HISTORY OF PRIDE
The 3-day celebration includes events and activities produced by Heavy Hitters Pride and local and regional partners, sponsors, and supporters. These events attract tens of thousands more to sing, dance, learn, and remember the significance of Pride and the importance of continuing our work.
On June 27, 1969 The Stonewall Riots in New York City marked the beginning of the LGBT rights movement in the United States. Harassed by local police simply for congregating, gay, lesbian, bisexual and transgender patrons decided to take a stand and fight back against the brutal intimidation they regularly faced. By refusing to resign themselves to the shadows of that bar or American society, the beginning of a social movement dedicated to the eradication of discrimination against all LGBT Americans was born. The events of those nights inspired a social awakening for many in the LGBT community and had a profound effect on the nation’s perception of persons who identify as L, G, B or T as a community in and of itself. The following year on June 28th, the first gay pride marches took place in New York, Chicago and Los Angeles to commemorate the anniversary of this brave stand against injustice.
As a result, more than 40 years later, pride events are held nationwide in cities big and small – from San Francisco to Omaha and New York to Sioux Falls, members of the LGBT community and their allies gather at festivals and parades to celebrate the progress we’ve made, but also to recognize the distance we still have to go to achieve full equality. This celebration made its way to Houston with Pride Houston. The Celebration is typically held the last Saturday in June to commemorate Stonewall, and the parade, which is held in the evening after sunset. This tradition was arranged by then-Houston City Councilmember Annise Parker, where a parade ordinance was revised to allow for the nation’s only nighttime Pride Parade.
The Black Gay pride was born out of a small number of friends in Los Angeles in 1988 later to be known as ATB "at the beach" who knowing and understanding the much stronger rejection of the larger black community due to strong family structure, cultural and religious factor, refused to be seen but yearned to celebrate and enjoy their identity as black gay men deciding to host a small gathering in Malibu point Dune beach which was several miles away from the metropolis and in a place almost hidden from the public. This gathering was a huge success and eventually started a movement for the black gay pride.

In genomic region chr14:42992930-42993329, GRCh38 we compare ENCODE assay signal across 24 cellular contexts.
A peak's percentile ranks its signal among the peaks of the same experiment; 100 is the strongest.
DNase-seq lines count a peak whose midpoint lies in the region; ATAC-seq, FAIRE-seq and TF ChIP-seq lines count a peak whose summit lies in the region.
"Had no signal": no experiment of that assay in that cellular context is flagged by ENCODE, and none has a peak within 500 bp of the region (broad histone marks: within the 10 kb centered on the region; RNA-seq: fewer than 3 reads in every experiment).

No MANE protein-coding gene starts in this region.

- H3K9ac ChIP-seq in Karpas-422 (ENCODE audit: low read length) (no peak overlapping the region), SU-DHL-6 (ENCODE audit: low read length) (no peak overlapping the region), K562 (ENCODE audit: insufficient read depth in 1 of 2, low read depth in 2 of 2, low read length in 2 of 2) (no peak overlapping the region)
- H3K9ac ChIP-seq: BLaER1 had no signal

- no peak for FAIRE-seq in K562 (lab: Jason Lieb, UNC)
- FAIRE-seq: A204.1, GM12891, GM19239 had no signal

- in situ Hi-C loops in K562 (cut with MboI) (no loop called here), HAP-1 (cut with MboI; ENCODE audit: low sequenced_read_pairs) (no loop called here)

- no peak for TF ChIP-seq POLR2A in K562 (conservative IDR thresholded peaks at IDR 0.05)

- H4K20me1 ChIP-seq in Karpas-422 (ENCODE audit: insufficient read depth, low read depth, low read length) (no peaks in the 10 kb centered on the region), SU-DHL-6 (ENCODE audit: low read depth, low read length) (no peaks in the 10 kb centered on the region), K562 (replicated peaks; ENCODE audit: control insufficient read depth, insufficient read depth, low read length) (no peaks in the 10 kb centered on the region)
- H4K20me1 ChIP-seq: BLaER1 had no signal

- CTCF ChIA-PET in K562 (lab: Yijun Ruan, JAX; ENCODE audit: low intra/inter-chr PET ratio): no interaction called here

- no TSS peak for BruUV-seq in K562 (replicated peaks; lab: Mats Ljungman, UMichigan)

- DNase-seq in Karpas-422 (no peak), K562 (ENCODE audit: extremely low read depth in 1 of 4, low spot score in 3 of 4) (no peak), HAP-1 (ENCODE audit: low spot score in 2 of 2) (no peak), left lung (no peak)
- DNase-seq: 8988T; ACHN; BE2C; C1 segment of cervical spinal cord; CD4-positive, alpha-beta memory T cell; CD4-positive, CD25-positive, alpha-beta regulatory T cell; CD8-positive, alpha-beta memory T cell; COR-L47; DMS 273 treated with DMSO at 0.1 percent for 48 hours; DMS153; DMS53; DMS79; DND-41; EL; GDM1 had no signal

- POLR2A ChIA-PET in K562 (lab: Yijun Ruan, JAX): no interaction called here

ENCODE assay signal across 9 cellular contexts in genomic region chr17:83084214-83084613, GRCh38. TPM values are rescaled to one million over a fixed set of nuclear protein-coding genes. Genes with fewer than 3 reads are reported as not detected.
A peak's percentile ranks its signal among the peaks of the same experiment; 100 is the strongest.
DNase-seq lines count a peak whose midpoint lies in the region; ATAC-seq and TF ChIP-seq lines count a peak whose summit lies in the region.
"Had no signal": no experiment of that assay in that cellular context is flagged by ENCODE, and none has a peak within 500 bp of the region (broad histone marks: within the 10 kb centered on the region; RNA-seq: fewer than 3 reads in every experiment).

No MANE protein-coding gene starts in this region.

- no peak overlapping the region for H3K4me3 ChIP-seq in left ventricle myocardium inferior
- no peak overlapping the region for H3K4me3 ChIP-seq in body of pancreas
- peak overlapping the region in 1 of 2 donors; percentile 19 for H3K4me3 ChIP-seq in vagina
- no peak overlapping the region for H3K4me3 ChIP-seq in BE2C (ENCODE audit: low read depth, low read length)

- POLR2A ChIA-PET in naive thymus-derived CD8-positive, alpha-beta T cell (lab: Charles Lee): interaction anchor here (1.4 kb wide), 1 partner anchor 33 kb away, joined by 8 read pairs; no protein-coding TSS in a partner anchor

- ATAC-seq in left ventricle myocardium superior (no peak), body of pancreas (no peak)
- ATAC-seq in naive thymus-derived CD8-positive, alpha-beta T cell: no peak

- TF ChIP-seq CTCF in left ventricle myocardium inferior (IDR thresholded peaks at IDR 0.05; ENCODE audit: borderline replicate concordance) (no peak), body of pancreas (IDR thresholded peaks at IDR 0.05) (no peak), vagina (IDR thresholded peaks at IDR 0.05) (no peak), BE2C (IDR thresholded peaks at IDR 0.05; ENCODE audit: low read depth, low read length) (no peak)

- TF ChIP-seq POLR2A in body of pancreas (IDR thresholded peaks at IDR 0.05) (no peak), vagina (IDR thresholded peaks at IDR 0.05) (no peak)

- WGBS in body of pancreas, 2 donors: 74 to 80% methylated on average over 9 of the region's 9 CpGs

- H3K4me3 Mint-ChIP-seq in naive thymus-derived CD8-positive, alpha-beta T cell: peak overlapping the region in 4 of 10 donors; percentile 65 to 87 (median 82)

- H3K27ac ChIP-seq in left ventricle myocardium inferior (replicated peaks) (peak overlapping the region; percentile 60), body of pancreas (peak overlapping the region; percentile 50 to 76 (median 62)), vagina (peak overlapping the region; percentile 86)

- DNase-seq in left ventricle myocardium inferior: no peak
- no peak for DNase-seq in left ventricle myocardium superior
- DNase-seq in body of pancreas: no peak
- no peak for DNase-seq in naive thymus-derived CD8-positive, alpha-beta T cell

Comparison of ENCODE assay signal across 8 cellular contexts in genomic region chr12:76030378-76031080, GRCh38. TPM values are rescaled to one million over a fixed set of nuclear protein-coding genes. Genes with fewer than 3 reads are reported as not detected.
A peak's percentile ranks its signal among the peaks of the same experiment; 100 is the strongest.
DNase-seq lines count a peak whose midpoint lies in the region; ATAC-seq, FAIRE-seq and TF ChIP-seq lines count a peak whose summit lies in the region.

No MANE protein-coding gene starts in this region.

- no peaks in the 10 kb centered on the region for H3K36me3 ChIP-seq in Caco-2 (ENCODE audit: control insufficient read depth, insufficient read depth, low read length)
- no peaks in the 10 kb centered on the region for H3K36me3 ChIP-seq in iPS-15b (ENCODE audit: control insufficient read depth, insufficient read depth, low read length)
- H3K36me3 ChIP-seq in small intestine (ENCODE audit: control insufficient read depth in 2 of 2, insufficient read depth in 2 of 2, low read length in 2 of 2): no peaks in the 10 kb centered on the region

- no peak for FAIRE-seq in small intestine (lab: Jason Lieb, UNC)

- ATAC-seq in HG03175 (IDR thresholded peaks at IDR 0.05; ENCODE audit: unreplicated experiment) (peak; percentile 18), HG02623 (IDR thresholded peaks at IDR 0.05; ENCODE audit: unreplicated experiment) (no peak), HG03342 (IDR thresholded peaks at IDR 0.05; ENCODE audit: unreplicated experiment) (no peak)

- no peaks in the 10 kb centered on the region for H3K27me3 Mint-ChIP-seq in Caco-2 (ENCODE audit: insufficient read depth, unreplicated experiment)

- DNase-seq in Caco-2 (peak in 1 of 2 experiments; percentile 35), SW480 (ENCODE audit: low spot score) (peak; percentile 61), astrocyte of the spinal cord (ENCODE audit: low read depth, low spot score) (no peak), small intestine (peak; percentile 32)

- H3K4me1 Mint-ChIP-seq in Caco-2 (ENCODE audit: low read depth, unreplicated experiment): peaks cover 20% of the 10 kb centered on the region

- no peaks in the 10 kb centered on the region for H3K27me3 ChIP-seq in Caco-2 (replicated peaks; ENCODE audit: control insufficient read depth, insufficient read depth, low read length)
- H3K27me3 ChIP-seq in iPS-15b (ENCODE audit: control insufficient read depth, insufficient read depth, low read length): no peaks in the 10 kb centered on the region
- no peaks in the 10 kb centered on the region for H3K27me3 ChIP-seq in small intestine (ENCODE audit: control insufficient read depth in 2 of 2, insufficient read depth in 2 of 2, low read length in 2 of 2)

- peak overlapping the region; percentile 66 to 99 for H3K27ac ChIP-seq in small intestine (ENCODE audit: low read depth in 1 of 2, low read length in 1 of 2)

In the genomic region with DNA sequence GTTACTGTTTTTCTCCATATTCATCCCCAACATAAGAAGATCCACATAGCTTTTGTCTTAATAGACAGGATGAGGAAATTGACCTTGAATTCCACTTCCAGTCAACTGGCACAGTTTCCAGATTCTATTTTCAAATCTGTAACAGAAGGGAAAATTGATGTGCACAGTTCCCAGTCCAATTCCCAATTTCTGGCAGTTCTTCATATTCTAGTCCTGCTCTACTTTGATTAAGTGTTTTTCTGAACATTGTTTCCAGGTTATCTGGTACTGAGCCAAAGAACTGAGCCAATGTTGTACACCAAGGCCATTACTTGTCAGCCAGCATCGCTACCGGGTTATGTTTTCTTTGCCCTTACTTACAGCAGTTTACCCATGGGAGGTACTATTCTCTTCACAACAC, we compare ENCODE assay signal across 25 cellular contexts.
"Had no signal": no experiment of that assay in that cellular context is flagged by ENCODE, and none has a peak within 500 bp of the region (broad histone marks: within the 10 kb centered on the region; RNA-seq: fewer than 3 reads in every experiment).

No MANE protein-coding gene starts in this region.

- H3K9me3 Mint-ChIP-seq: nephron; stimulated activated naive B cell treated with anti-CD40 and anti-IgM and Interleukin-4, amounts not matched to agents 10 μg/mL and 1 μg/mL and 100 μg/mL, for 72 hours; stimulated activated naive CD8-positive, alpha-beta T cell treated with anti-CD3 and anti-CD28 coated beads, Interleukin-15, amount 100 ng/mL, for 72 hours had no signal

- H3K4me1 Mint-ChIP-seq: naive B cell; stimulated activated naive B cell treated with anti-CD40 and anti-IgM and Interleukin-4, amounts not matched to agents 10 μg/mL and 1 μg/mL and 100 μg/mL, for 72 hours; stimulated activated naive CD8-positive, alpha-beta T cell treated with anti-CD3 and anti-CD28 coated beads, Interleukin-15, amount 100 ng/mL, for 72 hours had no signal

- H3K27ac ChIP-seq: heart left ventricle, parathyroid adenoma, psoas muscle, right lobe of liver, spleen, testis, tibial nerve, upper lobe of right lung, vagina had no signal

The Black Gay Pride today has metamorphosed into a well-established events that unite and bring together black lesbian, gay, bisexual, and transgender people to celebrate both their African heritage and sexual orientation. Most major cities in the U.S. hosts an annual Black Gay pride event.
In 1997, Houston gave birth to the tradition with Houston Splash.This was Houston's first premiere black gay pride event and is currently produced by Loud, Inc. Houston Splash has grown from 3 days to a five-day event that includes parties with a purpose to the biggest pride beach party on Sunday.
2015 gave rise to Heavy Hitters Pride. Heavy Hitters Pride will continue to eradicate discrimination against all LGBT Americans with the inclusion of the men who are larger than life, called Heavy Hitters. Now in the sixth year, Heavy Hitters Pride was a brave step to celebrate our many victories and our diverse community, and to remember that there is so much to be proud of and thankful for.
We invite everyone from far and wide to join our welcoming community and celebrate Pride in Houston!
Happy pride season from the 2021 Heavy Hitters Pride Committee!